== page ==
With catalytic converter theft at an all-time high, many cities have been searching for new solutions to protect their residents.
At their March 15 meeting, the Milpitas City Council voted to put $200,000 of American Rescue Plan Act (ARPA) funding toward a catalytic converter program that would enhance public safety while also supporting small, local automotive businesses.
A catalytic converter is a device, found on the underside of the car, that reduces the amount of pollution a vehicle makes. The three precious metals found in catalytic converters make them a hot property, which is why theft of this exhaust system part has increased year after year. Platinum, palladium, and rhodium are expensive, and thieves can sell them to recyclers to the tune of $50-$250.
Last Fall, even before discussion of the catalytic converter program by Council, the Milpitas Police Department (MPD) began partnering with local car dealerships to offer free etchings on the highly-coveted part.
“We’ve held four events since we began our partnerships in October 2021, and a total of 93 catalytic converters were etched,” shared MPD Assistant Police Chief John Torrez.
Although the MPD understands that etching itself doesn’t prevent catalytic converter thefts, it does help to provide them with an “investigative lead” when they stop a person in a vehicle with a freshly cut catalytic converter.
If an officer finds an etched converter, they’re able to use the license plate to find the car’s registered owner and look into whether or not a theft occurred. This can result in an arrest and a return of the converter to its rightful owner.
“We hope that the etching may be a deterrent to those looking to steal them and to those shops and recyclers who buy them without asking questions,” said Torrez.
Recently, though, Councilmember Evelyn Chua, who was responsible for requesting that Council put funds toward a catalytic converter program, discovered that etching might not always be the best solution.
In an interview with The Beat, Chua spoke of how, early this year, she began visiting auto shops to ask questions and learn more about catalytic converters.
“My original idea for the program was to etch the license plate into the catalytic converter,” said Councilmember Chua. “But a couple of the auto shop owners said that even if we etch it, it takes just a few seconds to scratch it out.”
Last July, Vice Mayor Carmen Montano found that her RV’s catalytic converter had been sawed off — right outside of her Milpitas home. It took almost a whole year for her to get a new one. The cost for a new converter was high, and Montano’s insurance company was initially not willing to pay. Just last month, after much back and forth, the insurance company finally paid for a replacement. It took Vice Mayor Montano writing to a local senator to compel the insurance company to comply.
“I have friends that have also gotten their converters stolen as well, and they said that the converter actually costs more than the car itself,” said Montano to The Beat.
Bobby Nguyen, a Service Manager at Envision Honda of Milpitas, spoke to The Beat about how, recently, a customer had their catalytic converter stolen. They brought their car in, and Envision Honda was able to replace the converter. However, a couple weeks later, the customer’s converter was stolen yet again.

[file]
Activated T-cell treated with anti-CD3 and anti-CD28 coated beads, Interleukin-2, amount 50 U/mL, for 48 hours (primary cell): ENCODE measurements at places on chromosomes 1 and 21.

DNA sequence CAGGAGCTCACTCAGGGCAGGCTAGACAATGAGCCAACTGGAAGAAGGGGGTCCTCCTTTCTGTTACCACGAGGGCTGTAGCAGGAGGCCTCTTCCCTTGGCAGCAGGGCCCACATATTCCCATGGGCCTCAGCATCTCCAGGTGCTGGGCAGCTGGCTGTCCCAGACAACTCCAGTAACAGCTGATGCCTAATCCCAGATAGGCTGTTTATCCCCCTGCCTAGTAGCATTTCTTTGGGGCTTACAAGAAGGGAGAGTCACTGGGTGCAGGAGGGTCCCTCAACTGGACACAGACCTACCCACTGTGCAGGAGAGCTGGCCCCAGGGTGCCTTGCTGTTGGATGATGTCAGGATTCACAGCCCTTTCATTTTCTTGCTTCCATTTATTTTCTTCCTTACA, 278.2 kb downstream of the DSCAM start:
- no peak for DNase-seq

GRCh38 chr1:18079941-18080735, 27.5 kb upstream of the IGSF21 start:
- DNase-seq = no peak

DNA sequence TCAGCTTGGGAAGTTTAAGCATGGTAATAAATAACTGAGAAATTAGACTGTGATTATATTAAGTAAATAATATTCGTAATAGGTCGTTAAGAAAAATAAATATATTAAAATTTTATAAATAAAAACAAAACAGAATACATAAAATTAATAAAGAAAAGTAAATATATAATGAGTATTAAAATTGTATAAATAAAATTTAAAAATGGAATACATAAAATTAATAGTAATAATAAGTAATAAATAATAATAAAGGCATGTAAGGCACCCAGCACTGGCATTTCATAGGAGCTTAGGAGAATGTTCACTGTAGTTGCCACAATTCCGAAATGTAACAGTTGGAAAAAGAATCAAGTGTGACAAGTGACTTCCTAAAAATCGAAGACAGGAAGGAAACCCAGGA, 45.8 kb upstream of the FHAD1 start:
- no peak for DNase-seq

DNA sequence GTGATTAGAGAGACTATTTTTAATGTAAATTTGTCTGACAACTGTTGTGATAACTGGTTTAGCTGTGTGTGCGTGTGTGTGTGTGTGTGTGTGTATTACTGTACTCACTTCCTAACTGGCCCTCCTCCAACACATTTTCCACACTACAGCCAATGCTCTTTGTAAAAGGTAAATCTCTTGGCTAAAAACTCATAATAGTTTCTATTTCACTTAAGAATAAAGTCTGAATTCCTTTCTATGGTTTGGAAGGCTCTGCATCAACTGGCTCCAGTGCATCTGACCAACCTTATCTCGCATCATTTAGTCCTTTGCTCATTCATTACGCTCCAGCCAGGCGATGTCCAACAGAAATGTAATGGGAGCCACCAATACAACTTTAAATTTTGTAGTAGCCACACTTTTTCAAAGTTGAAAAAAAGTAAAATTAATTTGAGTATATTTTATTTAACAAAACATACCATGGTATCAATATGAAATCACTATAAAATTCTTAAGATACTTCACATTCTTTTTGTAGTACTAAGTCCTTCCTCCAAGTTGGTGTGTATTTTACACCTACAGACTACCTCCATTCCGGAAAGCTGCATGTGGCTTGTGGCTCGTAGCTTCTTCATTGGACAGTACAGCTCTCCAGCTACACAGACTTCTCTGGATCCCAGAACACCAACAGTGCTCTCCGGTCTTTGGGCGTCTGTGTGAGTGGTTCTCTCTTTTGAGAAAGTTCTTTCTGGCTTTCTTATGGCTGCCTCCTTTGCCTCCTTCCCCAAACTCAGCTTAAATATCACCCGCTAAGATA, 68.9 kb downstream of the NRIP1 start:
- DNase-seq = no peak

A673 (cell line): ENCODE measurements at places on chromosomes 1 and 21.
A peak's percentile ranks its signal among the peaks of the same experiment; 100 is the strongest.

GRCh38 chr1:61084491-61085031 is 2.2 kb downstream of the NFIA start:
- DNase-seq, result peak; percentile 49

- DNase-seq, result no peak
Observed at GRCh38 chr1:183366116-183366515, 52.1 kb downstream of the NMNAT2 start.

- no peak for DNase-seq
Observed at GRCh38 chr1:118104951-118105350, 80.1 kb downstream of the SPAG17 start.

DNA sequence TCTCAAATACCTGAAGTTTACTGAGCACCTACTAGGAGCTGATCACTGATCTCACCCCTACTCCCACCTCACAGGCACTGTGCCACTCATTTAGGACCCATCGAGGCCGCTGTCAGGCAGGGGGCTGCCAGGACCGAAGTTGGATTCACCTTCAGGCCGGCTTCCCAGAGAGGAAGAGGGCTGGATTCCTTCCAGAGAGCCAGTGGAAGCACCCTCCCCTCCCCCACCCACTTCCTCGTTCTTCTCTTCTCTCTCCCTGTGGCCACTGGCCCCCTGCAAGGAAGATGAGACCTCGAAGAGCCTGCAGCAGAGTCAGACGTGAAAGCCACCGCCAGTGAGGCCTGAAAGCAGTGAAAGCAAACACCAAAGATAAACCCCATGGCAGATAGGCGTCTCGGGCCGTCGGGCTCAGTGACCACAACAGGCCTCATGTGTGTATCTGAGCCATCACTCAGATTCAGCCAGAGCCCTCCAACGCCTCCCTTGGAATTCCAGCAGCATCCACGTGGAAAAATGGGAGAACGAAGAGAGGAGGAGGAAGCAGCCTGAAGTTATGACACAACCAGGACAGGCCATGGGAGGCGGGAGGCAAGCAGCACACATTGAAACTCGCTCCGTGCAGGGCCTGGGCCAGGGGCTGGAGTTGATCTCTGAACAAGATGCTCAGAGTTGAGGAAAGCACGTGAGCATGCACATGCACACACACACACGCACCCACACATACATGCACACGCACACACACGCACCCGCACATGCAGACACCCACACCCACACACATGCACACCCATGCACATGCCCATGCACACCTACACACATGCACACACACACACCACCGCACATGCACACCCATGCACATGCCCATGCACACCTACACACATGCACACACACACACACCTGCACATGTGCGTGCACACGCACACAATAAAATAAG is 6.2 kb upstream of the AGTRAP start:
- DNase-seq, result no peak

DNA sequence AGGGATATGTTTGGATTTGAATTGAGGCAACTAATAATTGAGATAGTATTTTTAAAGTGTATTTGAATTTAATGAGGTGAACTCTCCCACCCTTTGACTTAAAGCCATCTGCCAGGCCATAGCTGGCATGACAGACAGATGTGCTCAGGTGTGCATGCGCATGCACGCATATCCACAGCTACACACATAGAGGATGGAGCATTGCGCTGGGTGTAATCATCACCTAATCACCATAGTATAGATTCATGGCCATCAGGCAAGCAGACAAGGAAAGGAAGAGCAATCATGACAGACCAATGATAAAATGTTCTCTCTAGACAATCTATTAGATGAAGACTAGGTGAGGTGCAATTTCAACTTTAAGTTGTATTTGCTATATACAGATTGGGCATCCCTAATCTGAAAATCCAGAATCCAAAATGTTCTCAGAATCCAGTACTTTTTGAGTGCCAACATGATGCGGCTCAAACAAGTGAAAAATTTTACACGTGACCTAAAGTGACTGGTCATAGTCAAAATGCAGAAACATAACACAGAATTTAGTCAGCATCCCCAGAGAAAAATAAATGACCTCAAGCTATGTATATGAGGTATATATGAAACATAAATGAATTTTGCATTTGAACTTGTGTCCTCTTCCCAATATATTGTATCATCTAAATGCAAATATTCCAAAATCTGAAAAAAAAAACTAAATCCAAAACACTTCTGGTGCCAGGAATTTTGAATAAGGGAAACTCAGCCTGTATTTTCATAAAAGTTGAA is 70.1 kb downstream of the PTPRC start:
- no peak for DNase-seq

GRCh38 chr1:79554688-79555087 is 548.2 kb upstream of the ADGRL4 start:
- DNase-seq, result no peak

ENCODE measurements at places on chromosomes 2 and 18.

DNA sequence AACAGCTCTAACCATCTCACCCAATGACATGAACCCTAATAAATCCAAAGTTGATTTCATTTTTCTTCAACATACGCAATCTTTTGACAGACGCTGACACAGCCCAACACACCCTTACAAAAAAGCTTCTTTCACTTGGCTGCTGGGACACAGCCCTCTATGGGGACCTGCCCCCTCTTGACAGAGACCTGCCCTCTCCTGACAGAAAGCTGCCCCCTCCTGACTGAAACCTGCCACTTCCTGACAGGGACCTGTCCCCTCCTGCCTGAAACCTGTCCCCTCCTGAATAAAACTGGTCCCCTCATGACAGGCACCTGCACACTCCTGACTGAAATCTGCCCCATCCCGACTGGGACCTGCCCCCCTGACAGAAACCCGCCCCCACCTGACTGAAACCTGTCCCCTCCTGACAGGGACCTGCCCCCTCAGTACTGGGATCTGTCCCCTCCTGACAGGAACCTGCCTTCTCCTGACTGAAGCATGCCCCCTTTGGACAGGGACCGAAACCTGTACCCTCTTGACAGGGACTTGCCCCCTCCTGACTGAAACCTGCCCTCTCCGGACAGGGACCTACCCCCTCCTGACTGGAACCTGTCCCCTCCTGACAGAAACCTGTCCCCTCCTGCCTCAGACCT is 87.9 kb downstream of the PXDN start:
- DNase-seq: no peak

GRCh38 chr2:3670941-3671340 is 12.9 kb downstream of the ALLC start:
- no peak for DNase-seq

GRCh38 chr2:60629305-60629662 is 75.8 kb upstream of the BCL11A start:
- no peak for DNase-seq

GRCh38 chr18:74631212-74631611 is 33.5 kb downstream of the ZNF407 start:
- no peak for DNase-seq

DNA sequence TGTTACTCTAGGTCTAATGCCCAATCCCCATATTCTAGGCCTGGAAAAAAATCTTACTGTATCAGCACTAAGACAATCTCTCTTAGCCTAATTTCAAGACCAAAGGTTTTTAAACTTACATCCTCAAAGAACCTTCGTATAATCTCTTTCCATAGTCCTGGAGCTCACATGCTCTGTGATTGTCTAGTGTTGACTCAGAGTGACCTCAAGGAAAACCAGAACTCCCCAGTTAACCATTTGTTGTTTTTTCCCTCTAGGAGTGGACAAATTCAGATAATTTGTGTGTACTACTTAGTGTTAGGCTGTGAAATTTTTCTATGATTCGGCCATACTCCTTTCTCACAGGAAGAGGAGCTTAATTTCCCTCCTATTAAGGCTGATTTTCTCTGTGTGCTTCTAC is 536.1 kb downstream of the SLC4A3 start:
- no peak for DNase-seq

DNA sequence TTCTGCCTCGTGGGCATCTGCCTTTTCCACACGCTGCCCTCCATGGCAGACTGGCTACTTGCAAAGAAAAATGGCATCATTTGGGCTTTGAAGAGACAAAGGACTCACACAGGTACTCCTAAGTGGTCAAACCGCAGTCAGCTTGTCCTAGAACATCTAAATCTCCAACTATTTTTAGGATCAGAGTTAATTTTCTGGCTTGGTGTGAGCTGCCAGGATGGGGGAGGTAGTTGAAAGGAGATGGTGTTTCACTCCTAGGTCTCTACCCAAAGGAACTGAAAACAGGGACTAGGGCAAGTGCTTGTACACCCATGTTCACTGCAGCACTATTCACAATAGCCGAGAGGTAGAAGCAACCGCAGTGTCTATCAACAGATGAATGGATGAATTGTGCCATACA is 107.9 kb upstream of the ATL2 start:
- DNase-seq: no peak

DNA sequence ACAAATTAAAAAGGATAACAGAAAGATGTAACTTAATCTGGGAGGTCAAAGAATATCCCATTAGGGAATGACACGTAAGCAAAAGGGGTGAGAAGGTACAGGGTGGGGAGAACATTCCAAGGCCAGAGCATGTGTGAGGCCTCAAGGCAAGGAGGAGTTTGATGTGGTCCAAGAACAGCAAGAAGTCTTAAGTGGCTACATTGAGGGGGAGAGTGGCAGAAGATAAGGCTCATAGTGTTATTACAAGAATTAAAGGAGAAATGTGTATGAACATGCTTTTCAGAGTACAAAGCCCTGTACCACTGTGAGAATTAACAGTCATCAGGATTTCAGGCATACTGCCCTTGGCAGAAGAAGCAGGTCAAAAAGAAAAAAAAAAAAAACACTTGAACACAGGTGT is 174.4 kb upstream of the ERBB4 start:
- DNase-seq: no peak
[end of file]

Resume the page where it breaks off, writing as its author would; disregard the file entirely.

“We receive a lot of calls at the dealership about stolen catalytic converters,” said Nguyen. “The majority of parts are on backorder, and it’s very expensive to do repairs.”
Nguyen said that having a catalytic converter replaced with factory parts at Envision Honda can cost $5,000 – $6,000. For some customers who can’t afford the costs, he often suggests that they buy a California-approved “aftermarket” catalytic converter, which consists of replacement parts.
“You can go to a muffler shop to do it, and it usually costs between $650 – $800,” said Nguyen.
After spending time doing research and interviewing auto shop owners, Councilmember Chua discovered that the best way to protect a catalytic converter is by caging it. Just last month, she took her own 2007 Honda to ABW Auto Repair (65 Minnis Circle), so that they could cage its catalytic converter. It cost her a total of $445.57.
The idea is that by caging the converter with metal wiring, it will be harder – and take much longer – for thieves to get access to it. A caged converter offers too much of a hassle, making it more likely for thieves to give up on attempting to steal it.
Currently, the City of Milpitas is working out all the details for its catalytic converter program, and how best to start implementing it. Their intention is to make it available for all Milpitas residents to take part in. The City will also be doing some outreach to connect with low-income residents for whom the program might be of particular benefit.
As those details are being ironed out, Chua is looking for ways to get more funding on a federal, state, or county level. She has already begun the process of reaching out to various representatives.
“We really want to safeguard our residents,” Chua said.
A few things to be conscious of to protect your car’s catalytic converter: be mindful of where you park; get your converter etched; and, if you can afford it, make the extra effort to cage the converter.
The Beat will share more details when the City’s catalytic converter program is officially launched.